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  1. #1
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    Mar 2006
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    Question Need Database Table Design Help from gurus. Please :)


    I need some advice from database gurus.

    I have some coders creating a mysql/php based message board for me from scratch. We have a single table that contains all individual posts.

    Now for the question.

    Currently the post table has 16 fields. I have suggested a needed change that would involve adding 17 more fields to the post table structure.

    My coders tell me adding 17 fields will hurt performance as the table grows bigger and bigger. He says it is better to have a second table that has an entry for every individual post with these new fields of data. Then when we need that “extra” data we simply do a query that joins the tables.

    I need you to give me some sense of what to do.

    I am greatly concerned about speed and performance. The reason I added these fields to the table is to avoid doing live queries for the data. I want to simply be able to read the table records and get the data we need. How much will a big join query cost me in performance?

    So first question, which of these two queries will be faster:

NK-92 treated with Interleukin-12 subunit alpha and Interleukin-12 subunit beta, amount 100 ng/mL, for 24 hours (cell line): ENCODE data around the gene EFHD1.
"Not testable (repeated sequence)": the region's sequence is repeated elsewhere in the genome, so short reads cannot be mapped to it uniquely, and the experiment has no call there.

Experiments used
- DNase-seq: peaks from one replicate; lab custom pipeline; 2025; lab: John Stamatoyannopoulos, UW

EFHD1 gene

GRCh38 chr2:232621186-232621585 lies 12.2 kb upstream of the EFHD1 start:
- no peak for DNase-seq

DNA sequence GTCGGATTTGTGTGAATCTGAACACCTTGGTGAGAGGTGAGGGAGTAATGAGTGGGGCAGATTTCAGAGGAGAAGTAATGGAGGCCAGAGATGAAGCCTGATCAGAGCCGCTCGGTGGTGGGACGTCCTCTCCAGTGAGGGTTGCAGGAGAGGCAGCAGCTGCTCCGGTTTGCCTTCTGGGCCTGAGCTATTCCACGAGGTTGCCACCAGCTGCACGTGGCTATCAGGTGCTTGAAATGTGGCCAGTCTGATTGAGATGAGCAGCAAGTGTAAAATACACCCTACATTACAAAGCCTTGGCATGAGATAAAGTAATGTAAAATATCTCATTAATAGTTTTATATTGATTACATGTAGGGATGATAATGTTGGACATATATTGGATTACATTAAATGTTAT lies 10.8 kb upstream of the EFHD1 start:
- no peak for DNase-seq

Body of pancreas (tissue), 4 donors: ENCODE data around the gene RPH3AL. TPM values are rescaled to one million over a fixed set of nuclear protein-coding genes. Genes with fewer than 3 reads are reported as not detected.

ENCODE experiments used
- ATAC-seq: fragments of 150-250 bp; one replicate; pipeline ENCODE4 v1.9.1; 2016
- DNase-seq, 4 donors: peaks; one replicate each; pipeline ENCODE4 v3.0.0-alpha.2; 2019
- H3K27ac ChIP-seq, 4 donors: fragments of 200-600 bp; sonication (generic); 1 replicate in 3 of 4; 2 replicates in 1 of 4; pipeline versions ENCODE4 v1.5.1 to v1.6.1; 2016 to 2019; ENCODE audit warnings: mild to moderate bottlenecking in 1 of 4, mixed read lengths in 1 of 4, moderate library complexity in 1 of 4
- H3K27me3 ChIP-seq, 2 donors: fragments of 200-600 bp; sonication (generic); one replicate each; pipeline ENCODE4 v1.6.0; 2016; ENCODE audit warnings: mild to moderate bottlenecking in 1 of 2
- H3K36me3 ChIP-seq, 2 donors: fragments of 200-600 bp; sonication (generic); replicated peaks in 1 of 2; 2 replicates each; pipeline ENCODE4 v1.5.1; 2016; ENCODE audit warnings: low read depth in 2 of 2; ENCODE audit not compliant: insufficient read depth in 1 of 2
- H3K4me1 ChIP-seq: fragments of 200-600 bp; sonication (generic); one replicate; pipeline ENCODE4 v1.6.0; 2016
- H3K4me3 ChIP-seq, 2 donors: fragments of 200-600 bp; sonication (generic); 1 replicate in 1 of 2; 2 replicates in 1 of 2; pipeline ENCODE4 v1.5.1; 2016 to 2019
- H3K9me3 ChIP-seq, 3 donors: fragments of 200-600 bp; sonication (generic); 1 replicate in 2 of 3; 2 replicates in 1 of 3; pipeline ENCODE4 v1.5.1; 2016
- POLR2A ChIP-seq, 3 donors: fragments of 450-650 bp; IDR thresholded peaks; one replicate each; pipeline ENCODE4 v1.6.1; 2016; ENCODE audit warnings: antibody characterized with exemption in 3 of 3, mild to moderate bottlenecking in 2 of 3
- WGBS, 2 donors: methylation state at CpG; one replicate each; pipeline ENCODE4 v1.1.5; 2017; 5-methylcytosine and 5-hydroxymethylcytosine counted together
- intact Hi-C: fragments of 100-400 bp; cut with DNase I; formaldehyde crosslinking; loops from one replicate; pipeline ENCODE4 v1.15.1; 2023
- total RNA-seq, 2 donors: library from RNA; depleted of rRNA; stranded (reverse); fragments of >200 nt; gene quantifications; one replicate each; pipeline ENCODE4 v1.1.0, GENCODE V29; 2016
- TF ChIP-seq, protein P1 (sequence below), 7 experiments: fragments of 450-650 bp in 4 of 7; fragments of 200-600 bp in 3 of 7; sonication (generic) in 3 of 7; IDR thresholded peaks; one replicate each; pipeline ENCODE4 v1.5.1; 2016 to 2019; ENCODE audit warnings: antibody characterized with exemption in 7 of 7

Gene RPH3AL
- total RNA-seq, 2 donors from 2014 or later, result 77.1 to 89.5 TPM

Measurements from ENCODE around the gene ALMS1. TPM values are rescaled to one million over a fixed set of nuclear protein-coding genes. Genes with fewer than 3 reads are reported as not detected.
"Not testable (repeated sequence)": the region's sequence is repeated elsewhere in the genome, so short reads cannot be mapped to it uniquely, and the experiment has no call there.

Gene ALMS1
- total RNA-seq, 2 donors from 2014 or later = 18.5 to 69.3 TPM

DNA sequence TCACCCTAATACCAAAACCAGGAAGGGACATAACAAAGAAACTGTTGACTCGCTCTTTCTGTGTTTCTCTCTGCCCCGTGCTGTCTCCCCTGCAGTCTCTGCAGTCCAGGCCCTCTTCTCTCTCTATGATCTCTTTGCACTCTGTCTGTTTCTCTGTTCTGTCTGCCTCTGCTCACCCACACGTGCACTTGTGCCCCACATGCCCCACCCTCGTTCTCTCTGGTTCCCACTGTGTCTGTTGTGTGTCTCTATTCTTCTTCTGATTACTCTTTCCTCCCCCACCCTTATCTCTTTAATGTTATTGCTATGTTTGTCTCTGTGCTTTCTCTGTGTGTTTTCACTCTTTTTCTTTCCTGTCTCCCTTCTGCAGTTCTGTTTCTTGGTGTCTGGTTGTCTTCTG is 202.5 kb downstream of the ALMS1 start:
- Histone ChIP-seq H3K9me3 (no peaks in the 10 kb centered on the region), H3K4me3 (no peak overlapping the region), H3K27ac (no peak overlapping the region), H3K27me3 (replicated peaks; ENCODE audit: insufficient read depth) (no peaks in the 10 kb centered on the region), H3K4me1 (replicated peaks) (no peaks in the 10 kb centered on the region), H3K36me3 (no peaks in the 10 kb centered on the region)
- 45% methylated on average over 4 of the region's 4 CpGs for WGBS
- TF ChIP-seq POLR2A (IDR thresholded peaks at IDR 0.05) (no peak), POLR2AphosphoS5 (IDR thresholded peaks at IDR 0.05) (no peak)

• A query on a table with 33 fields vs
    • A join query on a two tables, one with 16 fields one with 18 fields? (the second table will need a post_id field)A ssume there are about 100,000 unique records in both tables.
    • Does your answer change is there are 1,000,000 unique records in both tables?

    Second Question
    If this was your database design, would you be wary of creating a table with 33 fields? Is that obnoxious in size and complexity?

    Thank you for your advice!

  2. #2
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    r937's Avatar
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    Jul 2002
    Toronto, Canada
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    depends on whether every row in the first table has a matching row in the second, and whether you always need both rows in every query or only in certain queries, and how often those certain queries are run compared to the queries which need only the first table

    there's nothing wrong with 33 columns in a table, it's not the number of columns which governs performance, but how wide those columns are, how many rows there are, how well the indexes are defined, and how efficiently the queries use the indexes | @rudydotca
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